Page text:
- Rep. Robert Carroll proposed a new bill that would add a $3 fee to online package deliveries in NYC. The bill exempts deliveries of medicine or food from being hit with the tax.
- Some people on Twitter criticized the proposed bill, noting that online shopping is more than a convenience for some groups, like people with disabilities or elderly New Yorkers.
- Rep. Alexandria Ocasio-Cortez took aim at how the bill would target consumers instead of businesses: "Maybe instead of taxing people who need baby formula and essential goods, we tax those who have profited billions from a global pandemic?"
- E-commerce retailers like Amazon have seen huge growth this year. The Commerce Department reported a total of $209.5 billion in e-commerce sales in the third quarter.
- Visit Business Insider's homepage for more stories.
A new proposal would have New York City residents pay an extra tax on packages ordered online that aren't medicine or food, NBC New York first reported.
Bill A06078B was proposed by Democrat Robert Carroll, who was just reelected to the New York State Assembly this year. The bill is only one sentence long, and reads "Adds a three dollar surcharge on online delivery transactions terminating within the city of New York to be used to fund the operating costs of buses and subways in the city of New York."
Read more: Off-price retailers like Burlington and Ross are set to win big over department stores this holiday season
The response online quickly turned critical. Rep. Alexandria Ocasio-Cortez tweeted about the proposal, saying "Maybe instead of taxing people who need baby formula and essential goods, we tax those who have profited billions from a global pandemic?"
The proposal consciously targets e-commerce companies like Amazon that have profited during the pandemic. In a New York Daily News Op-Ed on Monday, Carroll and his coauthor Transport Workers Union international president John Samuelsen wrote "The delivery siege will only get worse. Online commerce is booming. Amazon's profits are up 53% compared to last year."
Amazon CEO Jeff Bezos saw his wealth grow by nearly $70 billion since March, according to an analysis by the Institute for Policy Studies. During the pandemic, billionaires in the US have added $637 billion to their portfolios.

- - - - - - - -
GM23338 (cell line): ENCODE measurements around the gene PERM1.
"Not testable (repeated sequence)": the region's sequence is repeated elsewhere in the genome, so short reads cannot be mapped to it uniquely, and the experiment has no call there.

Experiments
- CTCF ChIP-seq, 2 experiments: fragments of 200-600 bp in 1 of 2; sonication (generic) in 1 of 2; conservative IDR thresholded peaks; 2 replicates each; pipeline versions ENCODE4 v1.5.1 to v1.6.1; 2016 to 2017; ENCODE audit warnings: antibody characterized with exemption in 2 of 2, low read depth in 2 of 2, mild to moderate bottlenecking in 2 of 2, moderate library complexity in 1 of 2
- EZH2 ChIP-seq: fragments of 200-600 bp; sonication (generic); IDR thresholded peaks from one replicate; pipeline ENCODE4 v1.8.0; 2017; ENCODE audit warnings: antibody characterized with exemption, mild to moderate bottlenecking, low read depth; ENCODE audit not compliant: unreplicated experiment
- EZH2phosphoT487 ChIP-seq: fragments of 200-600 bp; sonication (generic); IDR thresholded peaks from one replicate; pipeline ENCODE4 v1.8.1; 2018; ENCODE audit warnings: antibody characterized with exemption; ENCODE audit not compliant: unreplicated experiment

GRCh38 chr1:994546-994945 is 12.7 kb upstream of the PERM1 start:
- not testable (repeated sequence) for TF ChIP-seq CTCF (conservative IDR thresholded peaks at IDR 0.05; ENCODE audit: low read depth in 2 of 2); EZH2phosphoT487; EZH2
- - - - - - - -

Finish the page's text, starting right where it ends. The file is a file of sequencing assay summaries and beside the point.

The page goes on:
While Carroll noted that shopping online is "cheap and convenient," he wrote that he hoped this bill would encourage people to shop at local small businesses. Meanwhile, some people on Twitter noted that online shopping is more than a convenience for some groups, like people with disabilities or elderly New Yorkers.
E-commerce has grown almost exponentially this year, spurred by the pandemic and store closures. Last year, the New York Times reported that 1.5 million packages were delivered in the city every day, which has likely grown since. The US Department of Commerce reported $209.5 billion in e-commerce sales in the third quarter, an increase of 36% over e-commerce in the same period in 2019.
The numbers so far fall in line with analyst predictions. eMarketer projected overall e-commerce growth of 35.8% this year as people continue to shop online for the remainder of the holidays and beyond. Shipping companies and online retailers have begun warning customers about a potential "shipageddon" if they cannot keep up with the surge of packages.
New York City Mayor Bill de Blasio did not immediately to Business Insider's request for comment. A spokesperson from Gov. Andrew Cuomo's office said that they would review the bill.
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